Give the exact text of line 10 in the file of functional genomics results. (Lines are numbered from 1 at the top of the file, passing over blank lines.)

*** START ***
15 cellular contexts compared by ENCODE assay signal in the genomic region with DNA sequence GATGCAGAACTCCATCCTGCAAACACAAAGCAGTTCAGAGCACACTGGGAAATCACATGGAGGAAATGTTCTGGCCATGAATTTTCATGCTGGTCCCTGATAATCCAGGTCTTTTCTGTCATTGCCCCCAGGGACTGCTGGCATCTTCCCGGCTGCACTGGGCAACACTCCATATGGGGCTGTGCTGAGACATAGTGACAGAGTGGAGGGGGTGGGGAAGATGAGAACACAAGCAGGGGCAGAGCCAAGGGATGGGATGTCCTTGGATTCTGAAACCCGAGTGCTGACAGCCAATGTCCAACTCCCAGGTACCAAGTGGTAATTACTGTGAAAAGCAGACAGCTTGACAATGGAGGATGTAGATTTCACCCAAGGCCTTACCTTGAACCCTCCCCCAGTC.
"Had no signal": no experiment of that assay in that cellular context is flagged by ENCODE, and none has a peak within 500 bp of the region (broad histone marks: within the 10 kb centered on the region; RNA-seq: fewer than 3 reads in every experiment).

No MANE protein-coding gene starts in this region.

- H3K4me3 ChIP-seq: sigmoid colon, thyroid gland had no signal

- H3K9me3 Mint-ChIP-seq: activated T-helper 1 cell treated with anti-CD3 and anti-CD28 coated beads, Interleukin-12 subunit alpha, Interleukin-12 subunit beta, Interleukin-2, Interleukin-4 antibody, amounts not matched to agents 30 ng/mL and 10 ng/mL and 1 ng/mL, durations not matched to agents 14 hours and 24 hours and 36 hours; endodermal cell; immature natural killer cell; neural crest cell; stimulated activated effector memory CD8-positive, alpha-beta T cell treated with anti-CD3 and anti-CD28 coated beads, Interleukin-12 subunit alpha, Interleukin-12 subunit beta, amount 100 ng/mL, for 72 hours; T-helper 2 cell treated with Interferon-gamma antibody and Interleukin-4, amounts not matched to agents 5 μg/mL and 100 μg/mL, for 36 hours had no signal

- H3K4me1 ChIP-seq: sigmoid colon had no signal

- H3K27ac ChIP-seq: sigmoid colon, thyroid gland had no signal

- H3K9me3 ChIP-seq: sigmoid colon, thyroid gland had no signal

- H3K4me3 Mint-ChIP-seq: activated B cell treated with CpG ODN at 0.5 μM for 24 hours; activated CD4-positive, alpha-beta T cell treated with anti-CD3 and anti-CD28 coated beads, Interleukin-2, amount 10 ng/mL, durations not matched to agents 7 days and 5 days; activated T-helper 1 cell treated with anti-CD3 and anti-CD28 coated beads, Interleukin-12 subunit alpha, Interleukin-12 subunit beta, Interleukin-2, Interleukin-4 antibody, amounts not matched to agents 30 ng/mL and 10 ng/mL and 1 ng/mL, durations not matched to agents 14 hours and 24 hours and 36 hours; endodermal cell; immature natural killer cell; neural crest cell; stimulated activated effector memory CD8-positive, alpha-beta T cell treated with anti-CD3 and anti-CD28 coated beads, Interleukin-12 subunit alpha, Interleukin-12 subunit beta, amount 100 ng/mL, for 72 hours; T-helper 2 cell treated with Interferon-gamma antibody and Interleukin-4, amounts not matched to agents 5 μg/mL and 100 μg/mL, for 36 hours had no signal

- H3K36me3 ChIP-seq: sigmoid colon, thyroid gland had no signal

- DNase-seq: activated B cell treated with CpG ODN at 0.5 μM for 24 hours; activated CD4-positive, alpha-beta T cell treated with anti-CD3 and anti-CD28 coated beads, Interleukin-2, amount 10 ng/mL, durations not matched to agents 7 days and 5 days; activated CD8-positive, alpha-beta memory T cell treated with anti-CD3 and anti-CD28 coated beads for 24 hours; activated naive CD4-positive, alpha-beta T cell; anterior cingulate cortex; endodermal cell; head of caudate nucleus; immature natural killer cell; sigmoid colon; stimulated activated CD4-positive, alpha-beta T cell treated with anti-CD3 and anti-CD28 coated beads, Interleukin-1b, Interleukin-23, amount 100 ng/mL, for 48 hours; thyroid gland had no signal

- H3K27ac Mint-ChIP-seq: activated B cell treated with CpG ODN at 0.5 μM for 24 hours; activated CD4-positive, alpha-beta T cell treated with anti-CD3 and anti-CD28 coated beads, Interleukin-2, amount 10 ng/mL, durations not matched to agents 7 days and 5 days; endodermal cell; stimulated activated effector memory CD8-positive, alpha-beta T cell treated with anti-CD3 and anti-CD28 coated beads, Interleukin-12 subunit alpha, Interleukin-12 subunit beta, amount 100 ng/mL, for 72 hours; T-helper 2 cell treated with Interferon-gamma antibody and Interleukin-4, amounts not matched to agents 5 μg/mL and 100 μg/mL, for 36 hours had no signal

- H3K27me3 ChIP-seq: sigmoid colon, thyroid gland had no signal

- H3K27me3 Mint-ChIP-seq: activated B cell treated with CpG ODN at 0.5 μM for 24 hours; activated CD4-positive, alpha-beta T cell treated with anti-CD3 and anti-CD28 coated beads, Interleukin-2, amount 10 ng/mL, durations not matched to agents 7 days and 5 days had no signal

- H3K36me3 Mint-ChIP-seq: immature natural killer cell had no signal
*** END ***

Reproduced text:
- H3K36me3 ChIP-seq: sigmoid colon, thyroid gland had no signal